This is dedicated to Travis Holappa who was kidnapped, tortured and murdered on July 25, 2004 in Northern Minnesota. This was all due to meth. I am Travis' mother and I wish to make this devastation turn into a better thing by educating and exposing the truth about meth, the dangers, and the deadly consequences it brings about to individuals and communities.

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Location: Colorado, United States

I want to do what I can to educate people about what is going on around the world with the meth problem. I want people to know about it BEFORE they even get the idea to want to try it. It is a dangerous drug and will ruin your life as well as all those who love you. I am on a mission on behalf of my only son, Travis.

Wednesday, May 31, 2006


Tuesday, 30 May 2006

Technology and Easy Credit Give Identity Thieves an Edge

In a Scottsdale police station last December, a 23-year-old methamphetamine user showed officers a new way to steal identities.

His arrest had been unremarkable. This metropolitan area, which includes Scottsdale and Phoenix, has the highest rate of identity theft complaints in the nation, according to the Federal Trade Commission. Even members of the Scottsdale police force have had their identities stolen.

But the suspect showed officers something they had not seen before. Browsing a government Web site, he pulled up a local divorce document listing the parties' names, addresses and bank account numbers, along with scans of their signatures. With a common software program and some check stationery, the document provided all he needed to print checks in his victims' names — and it was all made available, with some fanfare, by the county recorder's office. The site had thousands of them.

The data were not as rich as some found in stolen mail or trash bins. But for law enforcement officials here, this was another turn in a cat-and-mouse game in which criminals have outpaced most efforts to stop them.

"We're trying to keep up with the technology," said Lt. Craig Chrzanowski, who runs Scottsdale's property crimes division, including a computer crimes unit started two years ago. "But they're getting a lot better."

In an economy that runs increasingly on the instantaneous flow of information and credit — aggressively promoted by banks and credit card companies despite the risks — Phoenix and its surrounding area provide a window on one of the system's unintended consequences.

According to a Federal Trade Commission survey in 2003, about 10 million Americans — 1 in 30 — had their identities stolen in the previous year, with losses to the economy of $48 billion. Subsequent surveys, by Javelin Strategy and Research, a private research company, found that the number of victims had declined to nine million last year but that the losses had risen to $56.6 billion.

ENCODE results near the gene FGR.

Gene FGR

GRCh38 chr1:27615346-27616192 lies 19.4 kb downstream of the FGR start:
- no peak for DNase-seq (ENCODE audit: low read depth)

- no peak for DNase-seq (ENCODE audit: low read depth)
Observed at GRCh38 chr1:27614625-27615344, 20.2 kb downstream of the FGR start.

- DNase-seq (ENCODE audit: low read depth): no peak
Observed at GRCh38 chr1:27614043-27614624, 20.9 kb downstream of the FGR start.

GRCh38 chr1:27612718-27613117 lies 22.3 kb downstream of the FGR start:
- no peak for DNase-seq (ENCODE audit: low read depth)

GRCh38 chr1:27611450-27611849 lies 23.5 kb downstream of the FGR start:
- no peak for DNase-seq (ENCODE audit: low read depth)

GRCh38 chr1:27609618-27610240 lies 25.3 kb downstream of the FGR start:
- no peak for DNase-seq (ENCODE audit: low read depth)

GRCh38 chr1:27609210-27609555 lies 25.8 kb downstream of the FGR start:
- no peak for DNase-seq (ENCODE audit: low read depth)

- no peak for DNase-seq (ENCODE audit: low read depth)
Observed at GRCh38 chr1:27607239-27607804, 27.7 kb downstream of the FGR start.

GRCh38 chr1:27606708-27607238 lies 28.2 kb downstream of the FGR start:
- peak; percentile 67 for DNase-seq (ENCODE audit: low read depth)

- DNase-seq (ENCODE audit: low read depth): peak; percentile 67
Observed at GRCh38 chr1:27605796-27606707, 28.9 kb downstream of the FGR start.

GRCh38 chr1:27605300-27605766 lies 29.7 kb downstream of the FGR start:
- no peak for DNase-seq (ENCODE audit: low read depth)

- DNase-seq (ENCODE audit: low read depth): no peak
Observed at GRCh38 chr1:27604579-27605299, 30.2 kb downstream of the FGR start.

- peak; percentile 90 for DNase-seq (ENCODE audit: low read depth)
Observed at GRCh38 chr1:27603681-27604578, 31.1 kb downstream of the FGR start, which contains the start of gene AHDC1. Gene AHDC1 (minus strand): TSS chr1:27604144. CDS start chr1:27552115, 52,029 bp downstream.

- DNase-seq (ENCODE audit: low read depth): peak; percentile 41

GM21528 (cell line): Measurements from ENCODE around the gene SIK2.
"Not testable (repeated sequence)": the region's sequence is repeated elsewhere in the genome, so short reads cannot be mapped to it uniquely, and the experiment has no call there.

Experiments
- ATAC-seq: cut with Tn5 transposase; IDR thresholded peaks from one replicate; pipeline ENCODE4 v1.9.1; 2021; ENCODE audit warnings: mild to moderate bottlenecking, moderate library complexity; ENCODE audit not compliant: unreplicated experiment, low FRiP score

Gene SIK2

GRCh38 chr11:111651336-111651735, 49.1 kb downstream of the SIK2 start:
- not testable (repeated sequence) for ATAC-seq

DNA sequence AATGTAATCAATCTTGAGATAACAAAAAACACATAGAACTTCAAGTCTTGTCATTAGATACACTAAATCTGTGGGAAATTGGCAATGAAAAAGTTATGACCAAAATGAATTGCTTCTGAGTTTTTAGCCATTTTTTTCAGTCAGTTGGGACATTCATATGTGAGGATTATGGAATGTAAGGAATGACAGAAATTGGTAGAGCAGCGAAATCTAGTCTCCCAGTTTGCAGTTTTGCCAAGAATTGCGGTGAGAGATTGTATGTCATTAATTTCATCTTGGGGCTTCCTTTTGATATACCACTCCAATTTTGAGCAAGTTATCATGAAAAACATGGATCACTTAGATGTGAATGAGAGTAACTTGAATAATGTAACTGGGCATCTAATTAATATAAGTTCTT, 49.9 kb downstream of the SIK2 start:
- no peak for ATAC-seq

In Arizona, one in six adults had their identities stolen in the last five years, about twice the national rate, according to the Javelin survey.

Arizona officials have responded with a preventive mantra: shred all documents and avoid giving Social Security numbers or bank account numbers to strangers over the telephone or the Internet. The State Legislature has passed tougher penalties for people caught stealing or trafficking in stolen identities.

But the real problem, many officials and consumer advocates say, lies elsewhere. In recent years banks have campaigned energetically to extend more credit to more people with fewer hassles, and retailers and consumers have embraced instant, near-anonymous access to credit.

Last year a group of prosecutors, law enforcement officers and security executives from banks and credit card associations met to discuss ways of curbing identity theft. The group had plenty of ideas, including PIN numbers or fingerprint verification for all credit card purchases and a ban on mailings that include blank checks.

But all ran counter to the promotional campaigns of banks and, banks say, to the desires of consumers.

"There's a disconnect between corporate leadership at financial institutions and their security departments," said Brad H. Astrowsky, a former prosecutor who was part of the group. "Marketing people are ruling the day in banking. They can do things to fix the problem, but they have no incentive and motivation to do it. Preventing something from happening is a cost. What's the benefit? It's hard to quantify."

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